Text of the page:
Bangkok, TH | Where to find Bangkok’s best record stores and vinyl bars: Get in the groove with this primer to vinyl culture in Bangkok. The debate between analog and digital music will never end. Even if today’s technology enables you to listen to music effortlessly, many believe it will never replicate the concert-like experience you get from listening to vinyl. It’s no wonder we’re seeing a resurgence in analog music appreciation in Bangkok. From old-school record shops to swanky vinyl bars, these places will help you build your collection, upgrade your gear, and join the vinyl revolution. Tonchabab Record Shop: Teeming with old and new records covering genres from Thailand and all over the world, Tonchabab is the kind of classic family-run vinyl shop that your father might’ve frequent- ed when he was young. It has two branches. Both are goldmines for seasoned and beginner crate-diggers alike. Think rare world music finds, from luk thung to ’60s and ’70s stalwarts like Diana Ross and The Carpenters.

How to Properly Clean and Store Vinyl Records: Many music lovers prefer the rich, high-quality sound of vinyl over compact discs and digital files. However, vinyl records are prone to developing pops and clicks over time. While you might think these unwanted sounds are the result of damage, they are often due to dirt and grime that can be washed away. Whether your vinyl records are brand new releases or vintage classics, try these four tips to give your collection a good scrub and keep it clean with proper storage. Make Your Own Cleaning Solution: Are you on a budget? Making your own DIY cleaner from common household ingredients is a great way to save money and avoid harsh chemicals. Start by mixing equal amounts of distilled water and isopropyl alcohol in a spray bottle. Add two small drops of dishwashing liquid, and shake the bottle until the solution is well blended. Spray your homemade cleaner onto the record’s surface, then wipe it away gently with a soft microfiber cloth.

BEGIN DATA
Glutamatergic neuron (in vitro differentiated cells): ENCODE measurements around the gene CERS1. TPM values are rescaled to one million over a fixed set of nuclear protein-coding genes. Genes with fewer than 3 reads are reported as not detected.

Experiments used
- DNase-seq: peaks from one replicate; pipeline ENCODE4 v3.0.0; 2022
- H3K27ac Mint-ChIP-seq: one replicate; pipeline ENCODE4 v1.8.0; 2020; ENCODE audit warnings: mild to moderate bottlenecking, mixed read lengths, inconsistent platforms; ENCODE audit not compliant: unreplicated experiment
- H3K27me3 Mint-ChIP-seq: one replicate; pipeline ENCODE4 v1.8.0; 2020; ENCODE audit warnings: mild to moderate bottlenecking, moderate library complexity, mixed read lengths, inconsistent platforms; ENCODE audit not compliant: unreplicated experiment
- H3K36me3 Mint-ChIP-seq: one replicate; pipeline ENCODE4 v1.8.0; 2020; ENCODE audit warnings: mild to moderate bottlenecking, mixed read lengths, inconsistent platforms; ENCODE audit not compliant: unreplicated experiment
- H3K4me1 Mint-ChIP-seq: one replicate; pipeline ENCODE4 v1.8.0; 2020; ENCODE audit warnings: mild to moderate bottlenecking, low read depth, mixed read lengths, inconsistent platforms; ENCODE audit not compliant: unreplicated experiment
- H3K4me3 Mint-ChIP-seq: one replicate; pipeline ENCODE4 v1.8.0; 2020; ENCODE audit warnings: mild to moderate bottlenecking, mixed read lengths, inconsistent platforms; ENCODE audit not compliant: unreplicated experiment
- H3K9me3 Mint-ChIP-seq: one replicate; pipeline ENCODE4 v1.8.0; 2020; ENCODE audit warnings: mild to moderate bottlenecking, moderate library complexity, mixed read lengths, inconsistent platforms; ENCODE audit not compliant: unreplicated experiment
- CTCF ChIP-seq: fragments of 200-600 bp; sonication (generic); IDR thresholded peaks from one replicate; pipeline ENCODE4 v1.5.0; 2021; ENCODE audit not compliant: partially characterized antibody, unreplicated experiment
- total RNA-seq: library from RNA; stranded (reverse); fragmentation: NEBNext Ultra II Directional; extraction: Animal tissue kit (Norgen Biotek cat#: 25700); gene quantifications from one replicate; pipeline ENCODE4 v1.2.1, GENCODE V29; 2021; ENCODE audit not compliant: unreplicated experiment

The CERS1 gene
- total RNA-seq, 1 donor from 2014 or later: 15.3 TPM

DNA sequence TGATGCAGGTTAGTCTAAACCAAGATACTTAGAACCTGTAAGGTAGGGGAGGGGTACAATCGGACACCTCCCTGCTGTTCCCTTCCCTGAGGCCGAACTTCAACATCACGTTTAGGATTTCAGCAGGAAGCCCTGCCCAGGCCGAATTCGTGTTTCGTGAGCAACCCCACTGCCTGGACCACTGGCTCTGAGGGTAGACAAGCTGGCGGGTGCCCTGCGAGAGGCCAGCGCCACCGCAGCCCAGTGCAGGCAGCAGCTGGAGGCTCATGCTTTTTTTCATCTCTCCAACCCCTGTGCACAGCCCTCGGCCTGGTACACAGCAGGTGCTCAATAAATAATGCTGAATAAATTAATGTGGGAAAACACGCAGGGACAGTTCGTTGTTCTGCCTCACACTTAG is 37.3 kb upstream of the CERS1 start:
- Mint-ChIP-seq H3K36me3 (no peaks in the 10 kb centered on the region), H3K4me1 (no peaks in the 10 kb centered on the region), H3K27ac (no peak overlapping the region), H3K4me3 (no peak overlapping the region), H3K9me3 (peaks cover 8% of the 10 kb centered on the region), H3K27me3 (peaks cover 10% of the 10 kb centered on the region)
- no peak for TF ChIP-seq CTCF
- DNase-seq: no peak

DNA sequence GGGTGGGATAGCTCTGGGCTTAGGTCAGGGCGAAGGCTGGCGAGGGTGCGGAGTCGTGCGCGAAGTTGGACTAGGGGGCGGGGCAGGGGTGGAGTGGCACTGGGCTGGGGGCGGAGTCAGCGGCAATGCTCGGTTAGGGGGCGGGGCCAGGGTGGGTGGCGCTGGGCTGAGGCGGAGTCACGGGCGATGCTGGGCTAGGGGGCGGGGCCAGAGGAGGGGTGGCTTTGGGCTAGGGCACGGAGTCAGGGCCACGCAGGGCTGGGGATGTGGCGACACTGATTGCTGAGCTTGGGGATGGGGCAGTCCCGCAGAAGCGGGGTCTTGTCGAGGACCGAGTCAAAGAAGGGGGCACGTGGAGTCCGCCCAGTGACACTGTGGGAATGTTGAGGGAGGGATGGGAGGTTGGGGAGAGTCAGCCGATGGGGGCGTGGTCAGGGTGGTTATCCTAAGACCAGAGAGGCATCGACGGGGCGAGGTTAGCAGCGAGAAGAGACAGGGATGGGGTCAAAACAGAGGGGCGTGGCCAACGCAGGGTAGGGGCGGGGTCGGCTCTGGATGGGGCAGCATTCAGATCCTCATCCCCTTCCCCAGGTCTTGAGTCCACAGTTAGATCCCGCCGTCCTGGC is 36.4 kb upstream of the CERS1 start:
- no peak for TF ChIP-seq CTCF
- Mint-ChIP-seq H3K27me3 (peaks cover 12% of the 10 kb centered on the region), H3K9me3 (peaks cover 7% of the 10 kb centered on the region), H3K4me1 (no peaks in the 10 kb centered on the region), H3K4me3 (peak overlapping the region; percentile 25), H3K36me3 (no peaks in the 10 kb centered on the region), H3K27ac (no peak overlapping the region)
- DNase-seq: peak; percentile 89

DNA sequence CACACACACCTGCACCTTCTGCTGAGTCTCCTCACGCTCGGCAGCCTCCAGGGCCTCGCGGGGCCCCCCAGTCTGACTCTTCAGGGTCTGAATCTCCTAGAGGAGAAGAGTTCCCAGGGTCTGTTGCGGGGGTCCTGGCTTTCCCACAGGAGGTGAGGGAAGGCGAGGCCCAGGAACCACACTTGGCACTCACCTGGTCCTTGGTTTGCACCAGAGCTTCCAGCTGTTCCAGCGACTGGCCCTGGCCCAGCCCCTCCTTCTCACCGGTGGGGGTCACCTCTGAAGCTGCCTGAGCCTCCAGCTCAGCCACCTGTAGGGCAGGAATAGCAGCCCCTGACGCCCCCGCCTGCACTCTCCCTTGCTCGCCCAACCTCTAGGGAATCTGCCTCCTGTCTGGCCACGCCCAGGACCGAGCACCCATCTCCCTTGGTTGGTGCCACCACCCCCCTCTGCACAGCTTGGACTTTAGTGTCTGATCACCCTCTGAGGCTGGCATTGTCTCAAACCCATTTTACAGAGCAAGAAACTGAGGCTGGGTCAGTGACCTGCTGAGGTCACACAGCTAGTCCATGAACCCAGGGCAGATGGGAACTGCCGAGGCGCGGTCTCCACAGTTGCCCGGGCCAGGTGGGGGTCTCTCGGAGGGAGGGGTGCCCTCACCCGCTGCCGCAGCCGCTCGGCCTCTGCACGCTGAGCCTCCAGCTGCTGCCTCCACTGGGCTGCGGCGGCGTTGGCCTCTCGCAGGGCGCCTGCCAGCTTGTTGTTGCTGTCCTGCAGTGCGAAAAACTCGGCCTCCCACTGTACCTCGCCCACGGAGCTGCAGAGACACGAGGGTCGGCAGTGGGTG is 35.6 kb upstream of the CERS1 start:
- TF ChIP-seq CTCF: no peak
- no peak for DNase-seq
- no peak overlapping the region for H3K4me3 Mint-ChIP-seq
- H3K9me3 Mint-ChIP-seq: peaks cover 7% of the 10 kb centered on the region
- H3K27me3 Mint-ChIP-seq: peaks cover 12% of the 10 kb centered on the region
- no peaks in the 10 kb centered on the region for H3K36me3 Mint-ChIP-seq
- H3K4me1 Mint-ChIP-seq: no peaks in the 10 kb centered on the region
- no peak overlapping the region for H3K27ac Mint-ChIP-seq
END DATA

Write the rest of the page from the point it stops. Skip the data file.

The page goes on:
Best record players to get the most from your vinyl collection: The vinyl revival may have hit its peak, but the appeal of a record player over minuscule voice-assisted speakers is going nowhere fast. Cue GQ’s take on the best turntables you can buy. Can you even call it a vinyl “revival” any more? It will never be a mainstream format ever again, but during the course of this century records and the record players we play them on have demonstrated that they can coexist alongside the mainstream quite happily and is a format that refuses to die. The reasons for this are debatable. Is it sound quality? Is it tactility? Is it a backlash against the “music for rent” model of streaming services? What’s for sure, though, is that there’s more to it than just wilful hipster Luddism. Vinyl has an appeal that’s all its own – and the sound it makes has to be a big part of it. However, whether if you’re a vinyl veteran or just dipping a toe in the warm analogue waters it’s important to make sure you’re using the best record player you can afford.